Here's a little experiment to try. Go to the Google News Advanced Search page, put "liberal.ca" in the News Source field, and a common search term (eg. "election") in the main keyword field. This is what you get:
Now back up, change the News Source to "conservative.ca" and try again:
The same holds true for the NDP, Greens, and Bloc Quebecois as well.
Does this seem like fair coverage to you, especially during an election campaign? Please write to Google and let them know that if they're going to include party press releases in their aggregator, they should do so for all the parties, not just one.
Update: Google sent me a reply, claming that "an article's placement on our main page is determined entirely by a mathematical algorithm, based on many factors including how often and where a story appears on the web." That's nice, but it's also completely irrelevant to my complaint. It's not that the other parties get less prominent "placement" than the Liberals, it that they don't get any placement whatsoever. Try again, guys.
January 15, 2006
("Don" presumably refers to Don Plett, the president of the Conservative Party.)
I did a literal "LOL" when I read this. It's such a obvious fake (note the lack of any formatting or even paragraph breaks) that I have to wonder why the sender even bothered. For this reason, I doubt that the Liberal Party was behind it, at least in any official capacity. It was more likely some rogue Liberal supporter and/or Conservative-hater who sent it out on their own.
As I am wont to do, I immediately checked the headers to find out where it came from. The notable bits:
Received: from jupiter.usedns.com not authenticated [184.108.40.206]
by smtp-send.myrealbox.com with NetMail SMTP Agent $Revision: 1.6 $ on Linux
via secured & encrypted transport (TLS);
Sun, 15 Jan 2006 20:21:45 -0700
Received: from standupf by jupiter.usedns.com with local (Exim 4.52)
for *****@*********.***; Mon, 16 Jan 2006 06:21:42 +0300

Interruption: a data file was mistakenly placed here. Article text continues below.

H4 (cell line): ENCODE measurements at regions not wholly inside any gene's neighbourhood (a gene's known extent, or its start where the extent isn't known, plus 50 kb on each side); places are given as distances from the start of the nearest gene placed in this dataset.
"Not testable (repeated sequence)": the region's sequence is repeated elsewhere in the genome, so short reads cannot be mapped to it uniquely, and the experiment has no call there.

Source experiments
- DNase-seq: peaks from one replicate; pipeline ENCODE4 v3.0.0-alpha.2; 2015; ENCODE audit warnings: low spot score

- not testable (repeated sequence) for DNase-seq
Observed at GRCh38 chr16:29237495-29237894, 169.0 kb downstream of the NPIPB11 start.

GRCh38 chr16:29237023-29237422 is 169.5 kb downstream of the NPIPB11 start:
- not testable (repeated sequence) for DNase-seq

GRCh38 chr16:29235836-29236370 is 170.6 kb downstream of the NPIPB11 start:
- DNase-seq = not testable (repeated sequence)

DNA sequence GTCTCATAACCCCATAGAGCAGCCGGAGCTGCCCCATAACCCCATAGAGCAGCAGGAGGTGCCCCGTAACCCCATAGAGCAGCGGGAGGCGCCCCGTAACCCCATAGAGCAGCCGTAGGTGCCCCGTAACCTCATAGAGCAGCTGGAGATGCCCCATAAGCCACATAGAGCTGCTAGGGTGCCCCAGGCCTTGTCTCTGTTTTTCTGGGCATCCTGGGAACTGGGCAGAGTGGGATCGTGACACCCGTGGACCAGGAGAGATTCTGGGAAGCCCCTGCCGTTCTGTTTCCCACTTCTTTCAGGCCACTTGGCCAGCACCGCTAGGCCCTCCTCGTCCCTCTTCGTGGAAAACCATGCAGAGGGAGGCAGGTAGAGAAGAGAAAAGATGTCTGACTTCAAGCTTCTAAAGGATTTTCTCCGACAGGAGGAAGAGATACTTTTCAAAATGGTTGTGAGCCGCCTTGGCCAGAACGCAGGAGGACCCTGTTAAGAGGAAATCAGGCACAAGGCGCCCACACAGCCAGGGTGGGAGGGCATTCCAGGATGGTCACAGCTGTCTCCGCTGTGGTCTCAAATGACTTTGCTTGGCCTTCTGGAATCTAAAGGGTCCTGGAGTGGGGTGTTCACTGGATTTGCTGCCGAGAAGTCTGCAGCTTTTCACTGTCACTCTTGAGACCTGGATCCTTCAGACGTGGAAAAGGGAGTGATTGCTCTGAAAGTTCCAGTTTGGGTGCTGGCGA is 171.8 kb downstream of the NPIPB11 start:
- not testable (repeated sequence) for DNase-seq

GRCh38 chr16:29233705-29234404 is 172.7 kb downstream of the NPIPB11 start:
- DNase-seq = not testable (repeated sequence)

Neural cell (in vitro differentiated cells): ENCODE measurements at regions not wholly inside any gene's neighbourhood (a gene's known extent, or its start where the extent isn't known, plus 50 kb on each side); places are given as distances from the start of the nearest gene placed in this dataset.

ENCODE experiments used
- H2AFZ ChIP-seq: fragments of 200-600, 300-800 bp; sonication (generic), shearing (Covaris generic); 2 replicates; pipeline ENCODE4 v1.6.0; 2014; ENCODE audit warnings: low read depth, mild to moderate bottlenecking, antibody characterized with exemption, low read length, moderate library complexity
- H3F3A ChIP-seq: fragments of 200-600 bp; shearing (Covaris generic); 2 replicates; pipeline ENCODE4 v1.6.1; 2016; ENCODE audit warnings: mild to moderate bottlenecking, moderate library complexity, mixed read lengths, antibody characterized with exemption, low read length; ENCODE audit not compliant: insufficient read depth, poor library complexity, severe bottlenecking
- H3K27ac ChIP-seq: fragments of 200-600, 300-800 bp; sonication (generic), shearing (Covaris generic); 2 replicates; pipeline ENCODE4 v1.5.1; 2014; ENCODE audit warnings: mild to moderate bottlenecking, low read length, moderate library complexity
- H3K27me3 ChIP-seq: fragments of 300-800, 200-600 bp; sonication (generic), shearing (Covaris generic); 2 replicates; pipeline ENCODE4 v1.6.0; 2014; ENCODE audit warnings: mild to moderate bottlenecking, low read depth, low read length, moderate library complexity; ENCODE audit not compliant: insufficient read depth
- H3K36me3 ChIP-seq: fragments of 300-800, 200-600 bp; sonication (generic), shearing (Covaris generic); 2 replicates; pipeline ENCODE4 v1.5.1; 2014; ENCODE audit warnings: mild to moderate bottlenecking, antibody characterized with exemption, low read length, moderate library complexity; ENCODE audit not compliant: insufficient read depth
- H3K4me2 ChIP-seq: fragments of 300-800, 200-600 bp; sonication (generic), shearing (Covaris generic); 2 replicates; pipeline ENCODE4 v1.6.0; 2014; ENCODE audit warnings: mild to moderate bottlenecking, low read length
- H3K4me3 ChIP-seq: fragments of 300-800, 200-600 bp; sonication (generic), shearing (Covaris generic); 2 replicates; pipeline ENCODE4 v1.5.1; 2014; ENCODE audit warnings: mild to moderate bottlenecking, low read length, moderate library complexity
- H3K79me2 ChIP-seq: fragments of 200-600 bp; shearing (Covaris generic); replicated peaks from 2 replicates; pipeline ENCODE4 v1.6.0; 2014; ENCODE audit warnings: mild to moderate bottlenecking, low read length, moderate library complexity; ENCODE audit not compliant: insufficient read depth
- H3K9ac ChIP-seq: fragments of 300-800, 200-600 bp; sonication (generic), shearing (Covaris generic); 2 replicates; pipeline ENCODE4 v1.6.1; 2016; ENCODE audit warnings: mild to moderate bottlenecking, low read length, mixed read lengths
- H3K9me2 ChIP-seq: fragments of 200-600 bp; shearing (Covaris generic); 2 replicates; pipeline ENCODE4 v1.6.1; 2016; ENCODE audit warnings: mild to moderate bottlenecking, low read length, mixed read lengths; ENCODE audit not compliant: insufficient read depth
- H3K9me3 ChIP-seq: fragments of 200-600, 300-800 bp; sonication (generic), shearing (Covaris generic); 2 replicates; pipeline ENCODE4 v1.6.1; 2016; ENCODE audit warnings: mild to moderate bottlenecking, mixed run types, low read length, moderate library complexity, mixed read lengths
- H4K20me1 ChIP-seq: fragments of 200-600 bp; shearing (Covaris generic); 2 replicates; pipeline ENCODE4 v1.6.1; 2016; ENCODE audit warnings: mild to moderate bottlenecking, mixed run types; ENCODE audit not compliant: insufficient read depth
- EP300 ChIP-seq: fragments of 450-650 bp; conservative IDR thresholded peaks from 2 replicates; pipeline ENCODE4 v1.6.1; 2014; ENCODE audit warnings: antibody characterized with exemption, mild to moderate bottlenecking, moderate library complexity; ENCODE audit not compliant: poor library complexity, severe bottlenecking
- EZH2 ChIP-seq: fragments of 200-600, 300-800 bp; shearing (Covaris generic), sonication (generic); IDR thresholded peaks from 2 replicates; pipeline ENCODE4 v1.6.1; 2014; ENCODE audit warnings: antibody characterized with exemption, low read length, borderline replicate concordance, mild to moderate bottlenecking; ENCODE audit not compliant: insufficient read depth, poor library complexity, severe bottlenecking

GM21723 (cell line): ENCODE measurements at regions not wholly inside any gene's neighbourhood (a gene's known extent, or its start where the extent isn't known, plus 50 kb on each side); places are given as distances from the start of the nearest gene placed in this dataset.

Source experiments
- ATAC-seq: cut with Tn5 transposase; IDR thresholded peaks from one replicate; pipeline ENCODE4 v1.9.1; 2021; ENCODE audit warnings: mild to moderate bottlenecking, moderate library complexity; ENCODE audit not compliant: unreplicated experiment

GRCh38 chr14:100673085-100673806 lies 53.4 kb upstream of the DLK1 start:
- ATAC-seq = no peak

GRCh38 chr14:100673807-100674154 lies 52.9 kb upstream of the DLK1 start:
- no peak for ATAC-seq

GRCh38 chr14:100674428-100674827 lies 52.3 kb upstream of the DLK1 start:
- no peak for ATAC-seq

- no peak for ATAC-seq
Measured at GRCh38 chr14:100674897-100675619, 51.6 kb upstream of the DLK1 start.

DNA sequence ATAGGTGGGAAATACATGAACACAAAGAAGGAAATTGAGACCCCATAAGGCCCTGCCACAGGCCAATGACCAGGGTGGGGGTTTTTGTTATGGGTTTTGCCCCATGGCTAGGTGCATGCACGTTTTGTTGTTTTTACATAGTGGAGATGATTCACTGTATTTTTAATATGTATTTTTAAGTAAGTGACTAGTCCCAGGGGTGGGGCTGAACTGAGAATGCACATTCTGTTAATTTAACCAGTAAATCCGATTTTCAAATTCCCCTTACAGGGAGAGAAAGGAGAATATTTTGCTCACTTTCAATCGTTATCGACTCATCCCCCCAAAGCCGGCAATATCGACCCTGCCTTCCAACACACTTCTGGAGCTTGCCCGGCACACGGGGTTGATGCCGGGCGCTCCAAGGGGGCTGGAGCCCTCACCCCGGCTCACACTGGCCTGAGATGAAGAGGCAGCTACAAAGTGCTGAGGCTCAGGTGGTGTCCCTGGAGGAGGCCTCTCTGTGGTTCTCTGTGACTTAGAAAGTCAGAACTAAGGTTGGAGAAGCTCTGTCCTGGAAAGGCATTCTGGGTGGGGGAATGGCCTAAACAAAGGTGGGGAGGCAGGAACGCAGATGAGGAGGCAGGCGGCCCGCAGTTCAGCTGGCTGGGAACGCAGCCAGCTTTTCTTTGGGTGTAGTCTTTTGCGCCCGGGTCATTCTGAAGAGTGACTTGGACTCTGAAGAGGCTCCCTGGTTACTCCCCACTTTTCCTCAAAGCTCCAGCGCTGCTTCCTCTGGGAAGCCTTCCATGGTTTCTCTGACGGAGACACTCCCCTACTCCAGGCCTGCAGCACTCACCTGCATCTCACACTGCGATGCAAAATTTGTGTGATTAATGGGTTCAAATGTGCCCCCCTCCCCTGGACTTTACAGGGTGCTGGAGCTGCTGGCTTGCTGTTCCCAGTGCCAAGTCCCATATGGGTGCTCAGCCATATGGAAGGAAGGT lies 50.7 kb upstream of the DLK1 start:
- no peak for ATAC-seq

X-AntiAbuse: This header was added to track abuse, please include it with any abuse report
X-AntiAbuse: Primary Hostname - jupiter.usedns.com
X-AntiAbuse: Original Domain - myrealbox.com
X-AntiAbuse: Originator/Caller UID/GID - [33424 32003] / [47 12]
X-AntiAbuse: Sender Address Domain - jupiter.usedns.com
Standupforcanada.net and standupforcanada.ru send you to an empty site. The domain is registered to someone from St. Petersburg, Russia; the site is also hosted somewhere in that country, as is usedns.com.
Unless the Conservative Party president has suddenly decided to take a vacation to Russia in the middle of an election, I think the idea that this e-mail reveals the "hidden agenda" of legend is pretty much dead. This hasn't stopped at least one blog from assuming it's genuine, though.
Update: This e-mail was discussed on Peter Warren's show on Sunday (audio link; go to the half-hour mark). He interviews a computer technician who notes the Russian connection, and adds that he traced one of the headers to Seattle. A caller says that the name the site is registered to (Alice A Tokareff) is a reference to a Russian gun and Paul Martin's favourite brownies.
Note that the site was registered on December 18, indicating that the creator(s) have been planning something like this for awhile.
I just checked the whois results again, and the registration seems to have been changed to "Vit Jouss."
January 07, 2006
A young Conservative shows us how to look cute while getting ready to kick some Liberal butt:
I got the image from the Conservative Party site. Why not outfit your baby the same way? ;)
Labels: Conservative Party
December 01, 2005
More good news for the Conservatives
September 26, 2005
Conservative organizer calls for Carol Jamieson's resignation
Tory organizer The Invisible Hand has written an open letter calling for the resignation of Carol Jamieson.
The Invisible Hand, who is the chairman of the Conservative Council of The Invisible Hand's Bedroom, says he has received supportive e-mails from over 40 million Canadians and the endorsement of 309 Members of Parliament.
UPDATE: The Invisible Hand was forced to withdraw his letter after it was discovered that Ms. Jamieson does not currently hold any position worth resigning from.
August 24, 2005
A Tale of Two Newsletters
It links to a page on the Conservative site with a map that shows how much more Harper has travelled around the country this summer compared to Martin. More importantly, it also features ten issues which have been important to Canada during that time, and contrasts the Liberals' inaction with the what the Conservatives would do if they were in power, including links to the relevant sections of the Conservative policy declaration. The issues are all referenced to the Conservative slogan, Stand up for Canada.